Surviving Lockdown without Screentime: our tips.
Isolation is not easy for any parent. Putting aside the larger picture, a disturbance in routine is never going to be easy for a child. The idea of no parks, playdates or playschools filled me with horror and heartbreak when I first heard the news. However, we’re a month in now, and quarantine has become very much the new normal for us. I wanted to take the time to share my survival skills for families going on this journey too, particularly those who make the decision to have no, or limited, screen time. Isolation is not easy for any parent. Putting aside the larger picture, a disturbance in routine is never easy for a child. The idea of no parks, playdates or playschools filled me with horror and heartbreak when I first heard the news. However, we’re a month in now, and quarantine has become very much the new normal for us. I wanted to take the time to share my survival skills for families going on this journey too, particularly those who make the decision to have no, or limited, screen time.
A predictable day is my greatest weapon when it comes to parenting. Young people love the security and feeling of control which routine offers. As an adult, it also stops me from spiralling and spending the day sitting in my dressing gown and scrolling through the news. On the good days, it gives me a sprigboard to flourish with ideas and craft activities, walks and yoga. On the bad days, it stops me from deteriorating into a ball of stress sand loosing my grip on the day. For us, sleep times, meal times and outdoors (/exercise) times have been the key elements to securing a positive and achievable routine.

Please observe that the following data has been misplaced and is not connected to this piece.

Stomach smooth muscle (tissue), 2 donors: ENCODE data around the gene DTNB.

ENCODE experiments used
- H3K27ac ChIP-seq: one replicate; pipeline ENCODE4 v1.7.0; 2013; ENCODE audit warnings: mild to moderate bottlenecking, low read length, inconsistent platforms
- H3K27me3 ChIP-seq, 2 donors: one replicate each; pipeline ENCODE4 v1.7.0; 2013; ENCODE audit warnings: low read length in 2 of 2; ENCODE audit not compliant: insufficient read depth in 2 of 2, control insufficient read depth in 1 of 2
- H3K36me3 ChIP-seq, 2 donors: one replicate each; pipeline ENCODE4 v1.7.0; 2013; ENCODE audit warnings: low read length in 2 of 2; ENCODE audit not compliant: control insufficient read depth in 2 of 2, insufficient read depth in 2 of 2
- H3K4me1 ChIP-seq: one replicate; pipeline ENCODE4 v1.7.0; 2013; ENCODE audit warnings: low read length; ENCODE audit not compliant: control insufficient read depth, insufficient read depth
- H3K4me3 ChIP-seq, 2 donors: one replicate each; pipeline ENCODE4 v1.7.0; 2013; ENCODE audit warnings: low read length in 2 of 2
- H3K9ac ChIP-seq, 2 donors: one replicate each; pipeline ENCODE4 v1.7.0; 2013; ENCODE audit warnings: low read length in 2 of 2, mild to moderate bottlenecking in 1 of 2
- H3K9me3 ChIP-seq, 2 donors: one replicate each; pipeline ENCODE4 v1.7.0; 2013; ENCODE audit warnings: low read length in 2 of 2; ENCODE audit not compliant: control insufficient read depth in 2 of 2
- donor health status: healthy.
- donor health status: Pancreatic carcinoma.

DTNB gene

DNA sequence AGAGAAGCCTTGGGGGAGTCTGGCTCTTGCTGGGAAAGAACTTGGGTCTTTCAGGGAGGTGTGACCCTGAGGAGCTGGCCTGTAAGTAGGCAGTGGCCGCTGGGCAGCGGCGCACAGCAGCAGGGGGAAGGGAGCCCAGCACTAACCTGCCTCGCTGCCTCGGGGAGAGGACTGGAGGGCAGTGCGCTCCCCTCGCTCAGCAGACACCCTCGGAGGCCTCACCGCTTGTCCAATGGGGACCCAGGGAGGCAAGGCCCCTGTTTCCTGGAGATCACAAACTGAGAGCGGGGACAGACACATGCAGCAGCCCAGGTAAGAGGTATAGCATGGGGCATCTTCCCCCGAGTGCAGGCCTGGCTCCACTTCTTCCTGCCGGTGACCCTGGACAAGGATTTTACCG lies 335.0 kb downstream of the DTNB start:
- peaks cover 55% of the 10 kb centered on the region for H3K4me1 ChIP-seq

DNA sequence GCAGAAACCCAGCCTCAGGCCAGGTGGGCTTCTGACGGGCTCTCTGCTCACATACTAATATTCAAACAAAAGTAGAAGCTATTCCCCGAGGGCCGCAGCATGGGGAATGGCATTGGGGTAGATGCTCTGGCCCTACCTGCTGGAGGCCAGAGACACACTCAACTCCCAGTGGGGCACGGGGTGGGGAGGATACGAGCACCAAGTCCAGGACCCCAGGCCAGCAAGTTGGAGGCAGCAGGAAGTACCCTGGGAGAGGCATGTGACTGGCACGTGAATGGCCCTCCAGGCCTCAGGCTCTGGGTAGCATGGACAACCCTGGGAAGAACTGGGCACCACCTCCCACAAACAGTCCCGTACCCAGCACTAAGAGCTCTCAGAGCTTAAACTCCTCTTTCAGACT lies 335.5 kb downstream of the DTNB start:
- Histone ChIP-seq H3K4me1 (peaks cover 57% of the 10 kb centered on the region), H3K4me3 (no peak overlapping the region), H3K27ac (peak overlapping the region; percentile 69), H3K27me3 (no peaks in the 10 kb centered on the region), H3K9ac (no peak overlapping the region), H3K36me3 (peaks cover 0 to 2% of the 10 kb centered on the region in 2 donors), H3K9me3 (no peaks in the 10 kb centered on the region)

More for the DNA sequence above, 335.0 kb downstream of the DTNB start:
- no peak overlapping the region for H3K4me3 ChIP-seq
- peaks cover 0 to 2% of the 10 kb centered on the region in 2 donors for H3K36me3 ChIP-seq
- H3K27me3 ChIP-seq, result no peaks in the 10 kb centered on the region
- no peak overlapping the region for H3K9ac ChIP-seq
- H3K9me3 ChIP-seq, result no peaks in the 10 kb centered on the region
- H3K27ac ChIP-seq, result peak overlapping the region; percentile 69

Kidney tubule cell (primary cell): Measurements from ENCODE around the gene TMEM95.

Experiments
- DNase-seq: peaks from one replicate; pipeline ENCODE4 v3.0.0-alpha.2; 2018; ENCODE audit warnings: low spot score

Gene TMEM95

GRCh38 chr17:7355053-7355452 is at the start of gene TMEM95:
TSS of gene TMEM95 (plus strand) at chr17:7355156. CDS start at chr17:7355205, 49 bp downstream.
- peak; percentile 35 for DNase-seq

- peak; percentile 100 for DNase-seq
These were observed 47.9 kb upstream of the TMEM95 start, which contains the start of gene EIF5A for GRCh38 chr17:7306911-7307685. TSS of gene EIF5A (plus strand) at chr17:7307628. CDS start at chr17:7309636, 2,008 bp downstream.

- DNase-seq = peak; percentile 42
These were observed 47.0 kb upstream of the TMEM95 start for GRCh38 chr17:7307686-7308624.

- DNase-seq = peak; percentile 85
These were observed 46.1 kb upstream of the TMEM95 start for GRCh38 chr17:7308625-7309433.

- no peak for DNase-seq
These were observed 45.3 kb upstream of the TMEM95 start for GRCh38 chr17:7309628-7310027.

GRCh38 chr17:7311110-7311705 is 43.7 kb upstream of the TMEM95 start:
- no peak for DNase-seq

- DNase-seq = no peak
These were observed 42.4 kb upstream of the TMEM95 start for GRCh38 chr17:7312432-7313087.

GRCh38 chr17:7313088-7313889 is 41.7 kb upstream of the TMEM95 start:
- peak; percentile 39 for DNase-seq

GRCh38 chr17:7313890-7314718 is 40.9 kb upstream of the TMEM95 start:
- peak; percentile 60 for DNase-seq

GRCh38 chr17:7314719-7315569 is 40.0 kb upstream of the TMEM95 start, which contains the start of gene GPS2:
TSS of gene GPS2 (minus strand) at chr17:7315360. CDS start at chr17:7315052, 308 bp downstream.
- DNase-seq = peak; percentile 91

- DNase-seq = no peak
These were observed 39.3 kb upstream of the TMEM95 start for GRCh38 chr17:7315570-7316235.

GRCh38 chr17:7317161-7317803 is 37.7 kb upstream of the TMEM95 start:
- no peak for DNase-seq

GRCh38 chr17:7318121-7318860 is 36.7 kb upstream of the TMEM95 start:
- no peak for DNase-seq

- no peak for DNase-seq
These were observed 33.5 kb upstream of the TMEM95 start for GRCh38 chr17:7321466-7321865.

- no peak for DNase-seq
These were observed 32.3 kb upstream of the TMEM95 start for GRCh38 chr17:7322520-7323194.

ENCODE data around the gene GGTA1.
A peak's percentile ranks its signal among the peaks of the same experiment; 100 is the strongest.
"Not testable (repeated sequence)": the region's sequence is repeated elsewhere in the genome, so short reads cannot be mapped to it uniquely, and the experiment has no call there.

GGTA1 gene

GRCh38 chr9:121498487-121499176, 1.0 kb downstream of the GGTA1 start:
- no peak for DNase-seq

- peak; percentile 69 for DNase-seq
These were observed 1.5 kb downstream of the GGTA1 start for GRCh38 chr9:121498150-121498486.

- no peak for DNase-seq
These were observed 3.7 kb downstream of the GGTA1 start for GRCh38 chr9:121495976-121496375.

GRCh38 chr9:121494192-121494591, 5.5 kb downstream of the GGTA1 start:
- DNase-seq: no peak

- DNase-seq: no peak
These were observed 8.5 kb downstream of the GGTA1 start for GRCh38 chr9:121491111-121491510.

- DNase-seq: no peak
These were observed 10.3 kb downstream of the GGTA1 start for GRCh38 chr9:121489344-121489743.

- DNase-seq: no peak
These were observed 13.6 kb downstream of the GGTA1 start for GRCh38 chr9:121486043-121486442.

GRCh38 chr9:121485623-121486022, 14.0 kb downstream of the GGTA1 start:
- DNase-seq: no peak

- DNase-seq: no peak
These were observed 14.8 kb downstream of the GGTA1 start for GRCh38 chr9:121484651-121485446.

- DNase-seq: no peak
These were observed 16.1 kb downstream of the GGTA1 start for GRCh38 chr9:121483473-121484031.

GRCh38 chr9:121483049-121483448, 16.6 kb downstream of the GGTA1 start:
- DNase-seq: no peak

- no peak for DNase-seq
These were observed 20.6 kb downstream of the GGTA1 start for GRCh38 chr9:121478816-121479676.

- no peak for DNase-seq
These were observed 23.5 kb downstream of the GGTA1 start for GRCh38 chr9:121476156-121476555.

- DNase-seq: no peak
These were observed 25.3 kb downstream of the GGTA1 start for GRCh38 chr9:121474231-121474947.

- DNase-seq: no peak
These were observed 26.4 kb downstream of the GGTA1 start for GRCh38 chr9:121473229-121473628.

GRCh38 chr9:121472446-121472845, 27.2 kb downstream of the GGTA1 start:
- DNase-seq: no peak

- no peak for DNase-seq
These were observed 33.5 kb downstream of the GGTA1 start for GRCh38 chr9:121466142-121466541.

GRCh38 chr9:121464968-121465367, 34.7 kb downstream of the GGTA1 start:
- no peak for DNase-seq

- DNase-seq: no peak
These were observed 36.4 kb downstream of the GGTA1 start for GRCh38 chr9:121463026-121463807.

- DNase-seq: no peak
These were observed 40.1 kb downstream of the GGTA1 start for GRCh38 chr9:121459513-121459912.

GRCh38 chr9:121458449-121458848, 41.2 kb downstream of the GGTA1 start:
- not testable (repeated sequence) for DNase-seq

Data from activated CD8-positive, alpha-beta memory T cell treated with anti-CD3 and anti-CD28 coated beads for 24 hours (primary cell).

My favourite isolation product has been a glorious device called A Yoto. We have found that being screen free (around the little ones) has had such a huge positive impact on the kids’ behaviour and mood that we’ve been without them for almost a year. It’s been a really fantastic change for our family, and we spend so much more quality time together. However, screen-free parenting is relentless. There’s no high-value distraction like TV for five moments of peace. We also like to encourage our little ones to be autonomous and have control over their wants and needs. We have invitations to play set up over heavily structured activity, we facilitate them being able to get their own snack and drinks, wash themselves and such, very much inspired by the Montessori ethos. However, when they want music they have to ask us to turn something on (normally resulting in frustration that I didn’t get the RIGHT version of Mamma Mia), which has always not quite fit in with our parenting choices. However, I recently discovered Yoto, a screen free music player operated by the children with two large buttons and cards. My eldest slots in one card and listens to Arabian Nights, another for English Nursery Rhymes, and Kids’ radio is available at the touch of a button. It provides some much adored respite from the soundtrack of “Mummy?” which has been stuck on repeat since the outbreak. My favourite bonus is that some of the cards allow family members to record their own stories; so when we have tears from missing family members, we can listen tot hem reading a story anytime.